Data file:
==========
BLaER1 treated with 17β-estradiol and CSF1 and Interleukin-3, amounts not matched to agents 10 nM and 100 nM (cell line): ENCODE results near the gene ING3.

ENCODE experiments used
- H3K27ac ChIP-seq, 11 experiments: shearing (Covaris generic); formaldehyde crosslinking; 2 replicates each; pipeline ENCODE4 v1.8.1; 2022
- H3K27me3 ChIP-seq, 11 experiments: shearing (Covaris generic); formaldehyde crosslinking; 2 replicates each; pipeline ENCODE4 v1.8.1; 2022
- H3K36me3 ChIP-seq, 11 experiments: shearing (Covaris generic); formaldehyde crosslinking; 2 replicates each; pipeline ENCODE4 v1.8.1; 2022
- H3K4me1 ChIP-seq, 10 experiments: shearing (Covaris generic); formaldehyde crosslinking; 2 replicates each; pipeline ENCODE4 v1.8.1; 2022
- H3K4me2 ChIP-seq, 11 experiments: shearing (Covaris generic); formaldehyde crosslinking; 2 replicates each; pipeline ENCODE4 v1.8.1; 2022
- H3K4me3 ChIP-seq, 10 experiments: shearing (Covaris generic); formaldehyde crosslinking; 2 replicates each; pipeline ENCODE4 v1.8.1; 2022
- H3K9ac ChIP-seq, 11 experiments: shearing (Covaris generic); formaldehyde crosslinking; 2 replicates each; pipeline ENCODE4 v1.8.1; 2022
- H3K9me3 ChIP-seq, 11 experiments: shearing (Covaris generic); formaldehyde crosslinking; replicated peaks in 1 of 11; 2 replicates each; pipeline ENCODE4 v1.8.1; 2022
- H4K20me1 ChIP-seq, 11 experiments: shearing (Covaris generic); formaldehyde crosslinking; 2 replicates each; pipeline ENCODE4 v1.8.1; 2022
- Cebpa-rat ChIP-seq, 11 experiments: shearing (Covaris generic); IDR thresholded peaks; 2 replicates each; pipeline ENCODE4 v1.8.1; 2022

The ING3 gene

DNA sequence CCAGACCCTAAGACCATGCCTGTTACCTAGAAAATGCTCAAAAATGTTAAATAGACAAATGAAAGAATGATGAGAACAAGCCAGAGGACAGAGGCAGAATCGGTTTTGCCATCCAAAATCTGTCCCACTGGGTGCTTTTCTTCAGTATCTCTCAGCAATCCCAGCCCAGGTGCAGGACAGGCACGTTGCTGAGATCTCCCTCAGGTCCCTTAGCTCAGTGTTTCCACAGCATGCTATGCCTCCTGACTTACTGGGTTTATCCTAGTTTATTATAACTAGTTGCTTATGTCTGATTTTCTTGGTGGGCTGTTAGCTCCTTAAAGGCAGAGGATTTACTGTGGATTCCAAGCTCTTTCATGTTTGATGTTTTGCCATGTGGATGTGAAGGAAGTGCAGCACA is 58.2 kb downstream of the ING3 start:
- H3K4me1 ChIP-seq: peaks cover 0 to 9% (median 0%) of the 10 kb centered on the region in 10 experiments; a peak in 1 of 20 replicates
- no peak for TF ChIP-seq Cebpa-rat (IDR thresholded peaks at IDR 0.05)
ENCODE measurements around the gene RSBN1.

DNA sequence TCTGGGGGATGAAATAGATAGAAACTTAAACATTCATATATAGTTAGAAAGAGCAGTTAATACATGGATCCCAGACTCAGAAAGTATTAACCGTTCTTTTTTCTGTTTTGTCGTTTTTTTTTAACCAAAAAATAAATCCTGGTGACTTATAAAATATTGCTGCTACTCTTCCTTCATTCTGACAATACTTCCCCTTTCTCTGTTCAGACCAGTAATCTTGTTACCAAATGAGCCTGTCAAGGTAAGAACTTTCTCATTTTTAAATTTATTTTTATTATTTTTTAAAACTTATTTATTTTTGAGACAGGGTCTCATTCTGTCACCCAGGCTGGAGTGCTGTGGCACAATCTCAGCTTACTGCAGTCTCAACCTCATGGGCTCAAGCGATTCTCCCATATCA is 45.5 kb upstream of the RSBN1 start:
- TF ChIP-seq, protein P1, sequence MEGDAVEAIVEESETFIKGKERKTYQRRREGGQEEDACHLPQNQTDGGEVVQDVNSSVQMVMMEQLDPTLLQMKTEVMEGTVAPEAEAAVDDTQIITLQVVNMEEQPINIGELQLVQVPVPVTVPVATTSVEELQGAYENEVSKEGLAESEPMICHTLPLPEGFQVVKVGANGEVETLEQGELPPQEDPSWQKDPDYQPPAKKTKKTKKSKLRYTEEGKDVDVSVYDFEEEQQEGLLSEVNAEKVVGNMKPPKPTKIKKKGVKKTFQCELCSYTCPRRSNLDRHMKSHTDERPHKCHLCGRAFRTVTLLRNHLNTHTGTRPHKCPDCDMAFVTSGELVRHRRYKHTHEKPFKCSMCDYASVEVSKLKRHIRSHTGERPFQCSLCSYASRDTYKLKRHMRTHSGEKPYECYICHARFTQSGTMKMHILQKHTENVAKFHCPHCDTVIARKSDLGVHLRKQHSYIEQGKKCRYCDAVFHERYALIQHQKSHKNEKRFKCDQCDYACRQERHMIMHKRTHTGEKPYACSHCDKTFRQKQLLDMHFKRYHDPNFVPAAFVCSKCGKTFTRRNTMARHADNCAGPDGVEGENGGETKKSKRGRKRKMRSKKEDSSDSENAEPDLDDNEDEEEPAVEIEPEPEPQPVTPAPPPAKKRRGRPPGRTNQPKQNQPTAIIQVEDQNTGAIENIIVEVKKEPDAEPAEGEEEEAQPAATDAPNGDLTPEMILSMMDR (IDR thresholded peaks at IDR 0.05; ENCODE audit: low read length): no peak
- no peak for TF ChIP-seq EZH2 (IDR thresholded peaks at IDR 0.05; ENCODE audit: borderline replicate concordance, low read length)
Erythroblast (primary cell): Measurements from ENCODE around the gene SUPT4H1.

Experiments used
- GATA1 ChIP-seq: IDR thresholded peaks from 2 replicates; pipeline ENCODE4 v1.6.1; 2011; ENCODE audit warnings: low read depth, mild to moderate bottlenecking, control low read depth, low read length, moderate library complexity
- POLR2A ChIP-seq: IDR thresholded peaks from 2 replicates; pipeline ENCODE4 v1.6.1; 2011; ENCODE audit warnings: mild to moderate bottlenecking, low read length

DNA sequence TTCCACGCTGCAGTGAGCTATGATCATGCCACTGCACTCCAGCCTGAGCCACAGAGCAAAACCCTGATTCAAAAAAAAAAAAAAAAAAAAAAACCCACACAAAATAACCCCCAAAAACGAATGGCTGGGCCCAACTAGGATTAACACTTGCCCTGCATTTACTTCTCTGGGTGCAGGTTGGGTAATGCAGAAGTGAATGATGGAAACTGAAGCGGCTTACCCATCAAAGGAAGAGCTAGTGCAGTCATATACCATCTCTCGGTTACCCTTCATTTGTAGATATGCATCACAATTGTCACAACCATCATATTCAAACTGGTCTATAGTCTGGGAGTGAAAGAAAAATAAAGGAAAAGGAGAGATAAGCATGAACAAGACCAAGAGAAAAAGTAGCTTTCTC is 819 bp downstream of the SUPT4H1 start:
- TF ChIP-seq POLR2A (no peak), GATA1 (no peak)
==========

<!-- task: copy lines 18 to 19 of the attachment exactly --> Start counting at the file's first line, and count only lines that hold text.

DNA sequence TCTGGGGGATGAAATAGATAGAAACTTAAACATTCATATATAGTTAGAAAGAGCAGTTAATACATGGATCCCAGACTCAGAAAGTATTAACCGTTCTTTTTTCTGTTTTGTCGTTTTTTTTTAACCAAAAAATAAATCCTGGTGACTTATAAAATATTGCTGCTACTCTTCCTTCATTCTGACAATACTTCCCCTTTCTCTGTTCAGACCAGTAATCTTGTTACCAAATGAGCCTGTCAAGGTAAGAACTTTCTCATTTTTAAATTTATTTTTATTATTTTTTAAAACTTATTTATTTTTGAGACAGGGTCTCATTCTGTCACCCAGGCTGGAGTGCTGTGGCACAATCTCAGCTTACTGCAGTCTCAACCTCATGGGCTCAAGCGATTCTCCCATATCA is 45.5 kb upstream of the RSBN1 start:
- TF ChIP-seq, protein P1, sequence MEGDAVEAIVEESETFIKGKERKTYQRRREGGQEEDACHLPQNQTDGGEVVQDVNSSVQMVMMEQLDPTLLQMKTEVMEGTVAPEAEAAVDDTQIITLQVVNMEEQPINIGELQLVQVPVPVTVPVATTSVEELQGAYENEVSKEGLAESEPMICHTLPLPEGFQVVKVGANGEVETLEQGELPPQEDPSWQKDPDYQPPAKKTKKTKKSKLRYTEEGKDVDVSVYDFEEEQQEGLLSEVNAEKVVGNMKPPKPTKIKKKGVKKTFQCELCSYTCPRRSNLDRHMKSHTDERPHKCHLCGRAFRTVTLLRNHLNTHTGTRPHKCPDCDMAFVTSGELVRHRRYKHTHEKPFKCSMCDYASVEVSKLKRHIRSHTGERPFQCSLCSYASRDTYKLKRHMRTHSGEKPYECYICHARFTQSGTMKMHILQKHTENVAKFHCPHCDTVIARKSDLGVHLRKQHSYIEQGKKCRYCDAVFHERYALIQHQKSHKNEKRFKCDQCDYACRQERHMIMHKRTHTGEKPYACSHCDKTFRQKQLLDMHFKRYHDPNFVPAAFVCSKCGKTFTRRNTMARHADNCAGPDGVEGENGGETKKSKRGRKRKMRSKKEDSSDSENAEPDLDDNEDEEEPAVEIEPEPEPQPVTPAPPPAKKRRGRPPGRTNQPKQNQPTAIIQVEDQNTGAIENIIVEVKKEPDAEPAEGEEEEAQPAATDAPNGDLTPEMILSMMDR (IDR thresholded peaks at IDR 0.05; ENCODE audit: low read length): no peak